After a federal judge put a nationwide hold on Trump's immigration ban on Friday, Trump took to Twitter to express his outrage and disparage the "so-called judge." Among his comments was the following:
What does Trump mean by "evil?" Well, in this case, it seems like it means "Muslims," considering that the ban directly targeted countries in the middle east that are predominantly Muslim. And people noticed.
Broad City's Ilana Glazer specifically called him out on the use of quotation marks around the word "evil." But this isn't the first time he's been taken to task for his use of scare quotes—that is, quotation marks around a word meant to evoke suspicion or attention. Other outlets, including GQ have noticed the phenomenon as well. For your entertainment, here are a bunch of other times Trump used the device in his tweets:
Hard to say who those "dudes" are but apparently they're "bad."
"Intelligence," more like "stupidity!" Am I right?
How can it be a "leak" if I'm not wet?
He's suspicious that it's "carnage" but he's ready to send the feds.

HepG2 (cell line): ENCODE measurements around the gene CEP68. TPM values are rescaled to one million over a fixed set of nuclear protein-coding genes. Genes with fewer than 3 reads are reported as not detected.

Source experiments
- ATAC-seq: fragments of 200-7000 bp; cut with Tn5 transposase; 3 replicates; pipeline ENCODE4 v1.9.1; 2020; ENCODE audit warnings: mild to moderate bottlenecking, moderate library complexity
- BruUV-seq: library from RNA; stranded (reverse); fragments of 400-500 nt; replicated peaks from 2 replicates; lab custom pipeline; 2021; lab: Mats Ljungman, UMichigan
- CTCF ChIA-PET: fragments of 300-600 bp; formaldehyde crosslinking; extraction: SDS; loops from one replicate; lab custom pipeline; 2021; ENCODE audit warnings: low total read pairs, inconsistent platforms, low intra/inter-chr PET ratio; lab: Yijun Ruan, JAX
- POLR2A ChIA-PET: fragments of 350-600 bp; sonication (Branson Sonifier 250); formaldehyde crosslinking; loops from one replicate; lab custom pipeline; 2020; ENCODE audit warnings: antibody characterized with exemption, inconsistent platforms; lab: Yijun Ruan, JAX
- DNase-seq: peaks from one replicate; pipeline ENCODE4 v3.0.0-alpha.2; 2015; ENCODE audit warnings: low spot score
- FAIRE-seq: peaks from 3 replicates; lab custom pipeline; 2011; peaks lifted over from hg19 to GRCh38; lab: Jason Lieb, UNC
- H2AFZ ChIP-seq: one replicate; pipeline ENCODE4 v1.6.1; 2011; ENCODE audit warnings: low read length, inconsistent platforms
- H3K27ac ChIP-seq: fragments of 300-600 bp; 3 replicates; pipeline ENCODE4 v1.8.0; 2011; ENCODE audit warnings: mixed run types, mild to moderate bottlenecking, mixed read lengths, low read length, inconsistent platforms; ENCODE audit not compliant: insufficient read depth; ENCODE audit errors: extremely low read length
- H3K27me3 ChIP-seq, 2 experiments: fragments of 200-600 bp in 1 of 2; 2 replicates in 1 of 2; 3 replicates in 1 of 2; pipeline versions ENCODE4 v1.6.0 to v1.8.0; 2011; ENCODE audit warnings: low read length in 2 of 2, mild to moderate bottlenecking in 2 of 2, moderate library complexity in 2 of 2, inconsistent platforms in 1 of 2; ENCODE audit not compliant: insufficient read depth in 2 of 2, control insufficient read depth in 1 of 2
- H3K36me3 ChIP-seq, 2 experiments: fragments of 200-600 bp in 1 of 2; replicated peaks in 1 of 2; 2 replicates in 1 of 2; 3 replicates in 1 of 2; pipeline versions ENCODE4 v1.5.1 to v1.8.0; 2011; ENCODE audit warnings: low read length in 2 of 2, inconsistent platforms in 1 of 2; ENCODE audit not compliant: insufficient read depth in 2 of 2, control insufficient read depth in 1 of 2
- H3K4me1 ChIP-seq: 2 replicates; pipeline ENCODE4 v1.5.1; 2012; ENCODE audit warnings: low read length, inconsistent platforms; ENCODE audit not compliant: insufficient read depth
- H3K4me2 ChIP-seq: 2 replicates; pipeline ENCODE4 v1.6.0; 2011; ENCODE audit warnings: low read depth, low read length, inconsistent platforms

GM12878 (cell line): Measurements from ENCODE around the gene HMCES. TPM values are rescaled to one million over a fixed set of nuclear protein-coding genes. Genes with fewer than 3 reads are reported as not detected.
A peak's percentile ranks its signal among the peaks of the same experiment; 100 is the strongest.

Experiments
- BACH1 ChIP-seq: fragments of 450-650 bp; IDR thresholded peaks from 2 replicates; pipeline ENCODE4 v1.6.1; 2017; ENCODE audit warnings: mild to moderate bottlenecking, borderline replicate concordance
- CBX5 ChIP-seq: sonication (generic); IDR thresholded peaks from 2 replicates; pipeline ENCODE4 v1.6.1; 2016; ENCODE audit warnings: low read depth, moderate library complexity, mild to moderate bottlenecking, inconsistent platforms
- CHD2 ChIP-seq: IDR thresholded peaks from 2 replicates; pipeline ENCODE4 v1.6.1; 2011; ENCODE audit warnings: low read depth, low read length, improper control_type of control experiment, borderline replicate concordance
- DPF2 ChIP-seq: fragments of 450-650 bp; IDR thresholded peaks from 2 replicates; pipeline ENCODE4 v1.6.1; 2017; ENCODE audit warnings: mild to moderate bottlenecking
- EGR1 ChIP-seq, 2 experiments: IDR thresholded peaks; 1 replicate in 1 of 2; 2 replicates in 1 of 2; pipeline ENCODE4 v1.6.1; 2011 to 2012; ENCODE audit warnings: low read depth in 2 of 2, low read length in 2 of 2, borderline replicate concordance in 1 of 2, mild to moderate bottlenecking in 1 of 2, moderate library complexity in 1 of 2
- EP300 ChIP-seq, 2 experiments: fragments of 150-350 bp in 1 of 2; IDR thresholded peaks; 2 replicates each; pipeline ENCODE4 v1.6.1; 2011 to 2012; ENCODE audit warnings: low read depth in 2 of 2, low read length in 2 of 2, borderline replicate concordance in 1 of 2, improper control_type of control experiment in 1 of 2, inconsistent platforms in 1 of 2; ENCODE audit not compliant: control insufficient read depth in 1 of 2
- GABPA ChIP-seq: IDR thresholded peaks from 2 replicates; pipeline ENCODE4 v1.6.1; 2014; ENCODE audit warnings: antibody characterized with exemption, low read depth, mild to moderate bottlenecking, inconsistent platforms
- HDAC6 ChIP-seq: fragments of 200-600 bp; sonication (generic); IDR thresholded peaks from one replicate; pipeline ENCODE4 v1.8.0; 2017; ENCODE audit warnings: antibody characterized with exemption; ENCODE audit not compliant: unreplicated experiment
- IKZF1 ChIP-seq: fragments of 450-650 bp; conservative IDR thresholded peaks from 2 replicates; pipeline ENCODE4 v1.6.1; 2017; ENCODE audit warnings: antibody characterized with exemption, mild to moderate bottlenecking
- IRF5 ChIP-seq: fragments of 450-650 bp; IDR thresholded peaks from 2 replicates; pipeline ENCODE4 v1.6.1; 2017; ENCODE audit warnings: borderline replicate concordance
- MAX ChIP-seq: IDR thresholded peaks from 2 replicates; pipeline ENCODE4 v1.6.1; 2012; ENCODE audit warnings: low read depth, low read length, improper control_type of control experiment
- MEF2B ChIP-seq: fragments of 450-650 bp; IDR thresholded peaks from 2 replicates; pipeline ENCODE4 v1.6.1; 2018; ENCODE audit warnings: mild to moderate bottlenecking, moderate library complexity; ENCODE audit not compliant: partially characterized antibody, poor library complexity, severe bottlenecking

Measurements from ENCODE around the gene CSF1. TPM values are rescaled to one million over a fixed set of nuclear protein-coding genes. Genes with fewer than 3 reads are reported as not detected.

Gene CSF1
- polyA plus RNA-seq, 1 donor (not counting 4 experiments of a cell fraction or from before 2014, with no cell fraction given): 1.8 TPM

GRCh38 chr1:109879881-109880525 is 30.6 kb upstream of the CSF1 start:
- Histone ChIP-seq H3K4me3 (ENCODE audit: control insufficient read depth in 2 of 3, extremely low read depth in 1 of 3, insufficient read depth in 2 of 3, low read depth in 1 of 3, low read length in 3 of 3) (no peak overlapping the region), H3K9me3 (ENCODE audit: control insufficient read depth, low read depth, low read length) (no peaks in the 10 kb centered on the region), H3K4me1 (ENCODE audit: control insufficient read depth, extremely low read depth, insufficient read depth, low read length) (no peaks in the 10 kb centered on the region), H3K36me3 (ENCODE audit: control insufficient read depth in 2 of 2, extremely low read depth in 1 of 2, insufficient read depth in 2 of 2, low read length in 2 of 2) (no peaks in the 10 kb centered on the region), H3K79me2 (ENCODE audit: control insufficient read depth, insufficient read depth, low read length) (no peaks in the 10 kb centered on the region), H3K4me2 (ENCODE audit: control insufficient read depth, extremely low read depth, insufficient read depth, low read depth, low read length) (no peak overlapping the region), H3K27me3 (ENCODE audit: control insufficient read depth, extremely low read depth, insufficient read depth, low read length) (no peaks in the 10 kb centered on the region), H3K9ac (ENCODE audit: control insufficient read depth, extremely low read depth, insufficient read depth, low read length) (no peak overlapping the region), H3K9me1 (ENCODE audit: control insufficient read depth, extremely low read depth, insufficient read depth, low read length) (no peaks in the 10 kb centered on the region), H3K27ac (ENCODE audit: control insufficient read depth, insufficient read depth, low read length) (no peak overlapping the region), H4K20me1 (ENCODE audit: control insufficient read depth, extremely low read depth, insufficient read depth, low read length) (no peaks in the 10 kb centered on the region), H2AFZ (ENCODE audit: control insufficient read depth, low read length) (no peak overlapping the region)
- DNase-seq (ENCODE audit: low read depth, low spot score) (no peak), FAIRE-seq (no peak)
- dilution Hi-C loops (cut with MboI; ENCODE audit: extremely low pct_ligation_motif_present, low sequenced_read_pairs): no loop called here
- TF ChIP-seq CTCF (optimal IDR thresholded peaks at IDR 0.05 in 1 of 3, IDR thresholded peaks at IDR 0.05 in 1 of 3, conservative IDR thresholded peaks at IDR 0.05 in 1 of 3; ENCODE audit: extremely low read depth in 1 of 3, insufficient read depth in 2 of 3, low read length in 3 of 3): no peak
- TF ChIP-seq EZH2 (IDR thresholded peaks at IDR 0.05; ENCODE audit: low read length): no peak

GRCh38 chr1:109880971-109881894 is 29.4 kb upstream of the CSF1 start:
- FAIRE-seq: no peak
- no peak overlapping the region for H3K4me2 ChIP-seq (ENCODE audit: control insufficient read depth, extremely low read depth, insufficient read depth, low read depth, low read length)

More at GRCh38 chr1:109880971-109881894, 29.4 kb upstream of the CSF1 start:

I really can't understand this one. It's a word used correctly and it doesn't imply suspicion.
I think this is meant as a joke. What a good try!
During the election at a rally in Bangor, Maine, Trump once referred to Obama as the "quote 'president,'" using air quotes in his speech as if to question Obama's legitimacy and imply that he was not our President. (He was. For eight years.) What can we take away from this? In today's instance, it seems like Trump was shying away from saying something bigoted, by implying what "evil" meant without having to say it. Other mistakes just seem like grammar issues that are typically cleared up in middle school. All this to say: it's hard to know the mind of a truly insane person.